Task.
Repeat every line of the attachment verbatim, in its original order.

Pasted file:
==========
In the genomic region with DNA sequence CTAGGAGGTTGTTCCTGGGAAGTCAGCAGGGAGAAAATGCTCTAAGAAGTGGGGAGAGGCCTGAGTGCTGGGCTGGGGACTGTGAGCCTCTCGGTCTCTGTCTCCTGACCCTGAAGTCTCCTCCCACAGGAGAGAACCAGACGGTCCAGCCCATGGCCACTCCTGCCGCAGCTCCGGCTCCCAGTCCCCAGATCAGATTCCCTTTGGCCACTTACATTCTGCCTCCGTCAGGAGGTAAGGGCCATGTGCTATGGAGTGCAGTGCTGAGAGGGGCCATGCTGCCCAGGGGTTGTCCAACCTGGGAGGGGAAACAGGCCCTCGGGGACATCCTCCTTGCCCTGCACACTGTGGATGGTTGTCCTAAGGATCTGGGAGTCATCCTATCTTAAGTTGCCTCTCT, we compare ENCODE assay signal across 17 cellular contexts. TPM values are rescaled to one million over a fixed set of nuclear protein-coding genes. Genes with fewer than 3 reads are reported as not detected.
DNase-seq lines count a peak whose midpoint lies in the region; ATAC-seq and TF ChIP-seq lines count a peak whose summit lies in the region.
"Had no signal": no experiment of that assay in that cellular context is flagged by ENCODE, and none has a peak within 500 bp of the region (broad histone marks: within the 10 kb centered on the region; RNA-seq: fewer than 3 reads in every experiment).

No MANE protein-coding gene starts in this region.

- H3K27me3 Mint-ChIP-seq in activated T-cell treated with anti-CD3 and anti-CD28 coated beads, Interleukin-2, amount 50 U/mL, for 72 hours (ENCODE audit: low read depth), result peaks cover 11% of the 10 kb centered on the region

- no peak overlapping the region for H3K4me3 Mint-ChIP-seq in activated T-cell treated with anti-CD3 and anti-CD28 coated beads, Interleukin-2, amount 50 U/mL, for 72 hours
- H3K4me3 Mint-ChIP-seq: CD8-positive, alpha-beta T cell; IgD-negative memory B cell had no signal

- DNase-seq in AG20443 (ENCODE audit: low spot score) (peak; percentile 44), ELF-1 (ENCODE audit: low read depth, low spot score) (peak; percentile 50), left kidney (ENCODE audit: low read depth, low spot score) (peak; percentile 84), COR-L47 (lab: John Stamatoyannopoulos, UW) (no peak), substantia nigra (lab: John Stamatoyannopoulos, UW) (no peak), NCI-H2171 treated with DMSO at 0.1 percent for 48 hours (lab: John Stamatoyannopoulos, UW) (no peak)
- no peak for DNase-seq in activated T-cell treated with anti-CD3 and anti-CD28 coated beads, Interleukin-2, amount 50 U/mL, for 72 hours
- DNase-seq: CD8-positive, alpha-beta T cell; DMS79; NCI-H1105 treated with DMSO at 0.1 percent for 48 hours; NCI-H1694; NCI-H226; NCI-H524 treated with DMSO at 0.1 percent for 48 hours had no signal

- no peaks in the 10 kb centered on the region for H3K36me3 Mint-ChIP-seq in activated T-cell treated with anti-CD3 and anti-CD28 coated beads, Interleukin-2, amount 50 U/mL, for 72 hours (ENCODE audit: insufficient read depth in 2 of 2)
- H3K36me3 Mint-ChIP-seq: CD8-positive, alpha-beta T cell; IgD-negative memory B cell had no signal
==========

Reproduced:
In the genomic region with DNA sequence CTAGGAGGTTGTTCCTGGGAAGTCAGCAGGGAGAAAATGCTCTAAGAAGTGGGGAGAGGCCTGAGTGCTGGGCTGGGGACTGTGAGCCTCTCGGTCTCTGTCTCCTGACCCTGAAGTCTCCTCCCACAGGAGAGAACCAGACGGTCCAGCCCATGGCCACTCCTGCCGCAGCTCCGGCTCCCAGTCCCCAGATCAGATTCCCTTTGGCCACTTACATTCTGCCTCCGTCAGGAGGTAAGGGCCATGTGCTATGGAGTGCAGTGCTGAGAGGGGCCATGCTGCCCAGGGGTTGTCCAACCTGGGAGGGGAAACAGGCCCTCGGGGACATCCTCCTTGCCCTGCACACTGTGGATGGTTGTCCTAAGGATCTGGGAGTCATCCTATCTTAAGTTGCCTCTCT, we compare ENCODE assay signal across 17 cellular contexts. TPM values are rescaled to one million over a fixed set of nuclear protein-coding genes. Genes with fewer than 3 reads are reported as not detected.
DNase-seq lines count a peak whose midpoint lies in the region; ATAC-seq and TF ChIP-seq lines count a peak whose summit lies in the region.
"Had no signal": no experiment of that assay in that cellular context is flagged by ENCODE, and none has a peak within 500 bp of the region (broad histone marks: within the 10 kb centered on the region; RNA-seq: fewer than 3 reads in every experiment).

No MANE protein-coding gene starts in this region.

- H3K27me3 Mint-ChIP-seq in activated T-cell treated with anti-CD3 and anti-CD28 coated beads, Interleukin-2, amount 50 U/mL, for 72 hours (ENCODE audit: low read depth), result peaks cover 11% of the 10 kb centered on the region

- no peak overlapping the region for H3K4me3 Mint-ChIP-seq in activated T-cell treated with anti-CD3 and anti-CD28 coated beads, Interleukin-2, amount 50 U/mL, for 72 hours
- H3K4me3 Mint-ChIP-seq: CD8-positive, alpha-beta T cell; IgD-negative memory B cell had no signal

- DNase-seq in AG20443 (ENCODE audit: low spot score) (peak; percentile 44), ELF-1 (ENCODE audit: low read depth, low spot score) (peak; percentile 50), left kidney (ENCODE audit: low read depth, low spot score) (peak; percentile 84), COR-L47 (lab: John Stamatoyannopoulos, UW) (no peak), substantia nigra (lab: John Stamatoyannopoulos, UW) (no peak), NCI-H2171 treated with DMSO at 0.1 percent for 48 hours (lab: John Stamatoyannopoulos, UW) (no peak)
- no peak for DNase-seq in activated T-cell treated with anti-CD3 and anti-CD28 coated beads, Interleukin-2, amount 50 U/mL, for 72 hours
- DNase-seq: CD8-positive, alpha-beta T cell; DMS79; NCI-H1105 treated with DMSO at 0.1 percent for 48 hours; NCI-H1694; NCI-H226; NCI-H524 treated with DMSO at 0.1 percent for 48 hours had no signal

- no peaks in the 10 kb centered on the region for H3K36me3 Mint-ChIP-seq in activated T-cell treated with anti-CD3 and anti-CD28 coated beads, Interleukin-2, amount 50 U/mL, for 72 hours (ENCODE audit: insufficient read depth in 2 of 2)
- H3K36me3 Mint-ChIP-seq: CD8-positive, alpha-beta T cell; IgD-negative memory B cell had no signal